If you find yourself at a red stoplight in India, chances are you might find them squeezing through the gaps between the cars, tapping on windows, and unceremoniously asking for money. They often wear vibrant outfits and wait at traffic signals as their only means of livelihood. What you see are a group of transgender people -more commonly known as hijra- that make up for almost 4 million in our country. Don’t wince at them when you see them – instead, instead let’s understand when and where they come from starting from its mythology to history.
Who are they?
In Vedic literature, hijras (or transgenders) are recognised as the ‘third sex’ or napumsaka citizens, who were not engaged to copulate. Vedic literature accepted them as ordinary people who deserved rights as any other male or female in a society. It accepted the biological fluidity of transgender people to blend into any sex of their wish. The hijras have been vividly described in ancient Indian literature, mostly the Kama Sutra, the Indian book on sexual behaviour and practices, which was written somewhere between 400 BCE and 200 BCE. Shiva, one of the most significant deities in Hinduism, is said to have a form where he somewhat morphed with his wife Parvati to become the androgynous Ardhanari.
Biologically they are born either as a male but prefer to identify as female or born a female but identify themselves as male. Most hijras tend to under sex change operations
What Mythology Says…
Ironic as it might sound, the same transgender people once occupied a sacred yet ubiquitous place in Hindu mythology, playing a pivotal role in the most famous epics in Hinduism, the Ramayana – where they earned trust by their allegiance towards Lord Rama during his 13-year exile and the Mahabharata – where Shikandi, a transgender warrior, was destined to kill Bheeshma. There has been a disparity in the claims made for Shikandi’s gender, but in noted statesman and politician C. Rajgopalachari’s version, Shikandi was born to King Drupad as a daughter.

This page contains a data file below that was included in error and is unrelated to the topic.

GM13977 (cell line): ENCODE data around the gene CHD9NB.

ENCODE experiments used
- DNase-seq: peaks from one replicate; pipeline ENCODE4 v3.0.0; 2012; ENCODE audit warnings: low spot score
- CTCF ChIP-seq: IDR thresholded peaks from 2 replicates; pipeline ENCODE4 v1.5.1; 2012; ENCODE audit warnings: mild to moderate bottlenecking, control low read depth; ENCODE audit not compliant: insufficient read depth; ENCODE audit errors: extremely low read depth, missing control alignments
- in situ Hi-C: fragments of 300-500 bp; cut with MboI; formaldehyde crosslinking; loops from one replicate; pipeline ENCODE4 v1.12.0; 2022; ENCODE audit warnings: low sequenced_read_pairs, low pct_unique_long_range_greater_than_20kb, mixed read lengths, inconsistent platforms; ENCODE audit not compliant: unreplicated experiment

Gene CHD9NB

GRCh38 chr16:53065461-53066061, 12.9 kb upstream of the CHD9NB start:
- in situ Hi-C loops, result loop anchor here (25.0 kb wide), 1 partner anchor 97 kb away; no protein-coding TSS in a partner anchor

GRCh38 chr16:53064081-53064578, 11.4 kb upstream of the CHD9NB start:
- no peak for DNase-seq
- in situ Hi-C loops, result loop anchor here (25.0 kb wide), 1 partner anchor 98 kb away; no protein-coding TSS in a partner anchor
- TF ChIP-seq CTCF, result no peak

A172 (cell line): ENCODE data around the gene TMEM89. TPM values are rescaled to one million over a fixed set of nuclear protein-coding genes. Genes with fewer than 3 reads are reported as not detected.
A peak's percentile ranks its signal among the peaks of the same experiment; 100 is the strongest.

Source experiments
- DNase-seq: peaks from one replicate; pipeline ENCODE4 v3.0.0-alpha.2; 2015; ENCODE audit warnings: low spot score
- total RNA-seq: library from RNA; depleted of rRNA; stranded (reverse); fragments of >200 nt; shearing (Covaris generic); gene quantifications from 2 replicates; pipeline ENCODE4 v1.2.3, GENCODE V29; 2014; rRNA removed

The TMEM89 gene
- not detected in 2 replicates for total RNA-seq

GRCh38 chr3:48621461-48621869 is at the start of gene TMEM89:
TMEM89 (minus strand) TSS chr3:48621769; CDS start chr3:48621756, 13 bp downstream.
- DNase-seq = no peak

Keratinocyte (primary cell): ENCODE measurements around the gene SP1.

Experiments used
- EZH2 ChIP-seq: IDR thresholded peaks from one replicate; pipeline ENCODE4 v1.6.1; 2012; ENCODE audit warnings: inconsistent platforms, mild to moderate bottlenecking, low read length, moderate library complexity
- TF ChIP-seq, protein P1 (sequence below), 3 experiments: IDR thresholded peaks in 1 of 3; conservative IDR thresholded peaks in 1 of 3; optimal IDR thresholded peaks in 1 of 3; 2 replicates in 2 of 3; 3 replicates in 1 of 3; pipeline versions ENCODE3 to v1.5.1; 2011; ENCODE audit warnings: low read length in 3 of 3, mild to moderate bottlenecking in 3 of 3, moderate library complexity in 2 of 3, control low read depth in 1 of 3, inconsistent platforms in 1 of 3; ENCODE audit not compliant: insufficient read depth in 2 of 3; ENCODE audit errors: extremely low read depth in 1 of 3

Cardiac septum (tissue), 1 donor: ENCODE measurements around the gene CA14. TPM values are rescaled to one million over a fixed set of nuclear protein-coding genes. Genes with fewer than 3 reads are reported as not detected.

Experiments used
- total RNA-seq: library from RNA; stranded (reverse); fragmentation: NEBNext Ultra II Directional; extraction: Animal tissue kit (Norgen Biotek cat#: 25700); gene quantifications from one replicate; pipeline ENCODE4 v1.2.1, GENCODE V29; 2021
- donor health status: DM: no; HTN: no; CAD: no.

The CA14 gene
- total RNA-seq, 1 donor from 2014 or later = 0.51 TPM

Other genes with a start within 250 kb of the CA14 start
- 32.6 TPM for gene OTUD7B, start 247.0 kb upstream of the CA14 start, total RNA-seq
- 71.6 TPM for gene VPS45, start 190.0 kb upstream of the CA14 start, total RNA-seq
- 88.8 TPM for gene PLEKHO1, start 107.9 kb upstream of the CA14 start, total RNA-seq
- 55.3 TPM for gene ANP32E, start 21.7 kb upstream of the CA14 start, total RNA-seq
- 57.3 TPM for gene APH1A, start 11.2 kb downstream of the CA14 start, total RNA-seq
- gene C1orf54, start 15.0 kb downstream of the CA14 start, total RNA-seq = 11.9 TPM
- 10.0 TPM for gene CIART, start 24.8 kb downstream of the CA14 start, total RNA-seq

However, Shikhandi was given a boon by God to be born with a complete memory of her previous life, where she suffered through the ill-fate of being abducted by Bheeshma and being rejected both by her suitor and lover. Therefore, she vowed to avenge her dishonour by defeating and killing Bheeshma. When King Drupad discovered this, he banished her from the kingdom. However, similar accounts suggest that Drupad himself raised her as a prince. Nevertheless, it is certain that Shikhandini lived like a hermaphrodite.
Another story in Hindu mythology is commonly known as Bahuchara Mata and the Hijras. Bahuchara and her sisters were travelling before their caravan was hijacked by Bapiya, a road bandit. To save themselves, Bahuchara cut off her and her sister’s breasts before cursing Bapiya with impotence. Bapiya could only have his curse lifted if he paid homage to Bahuchara and her sisters by dressing up and behaving like a woman.
In Indian culture, woman’s breasts are viewed as an asset of femininity. Cutting them off would not necessarily transform women into men, but make them neither – just as hijras. Indian culture also is deeply rooted in superstition and the story of Bahuchara Mata could be why mainstream society associates hijras as her descendants, having the power to curse or lift a curse.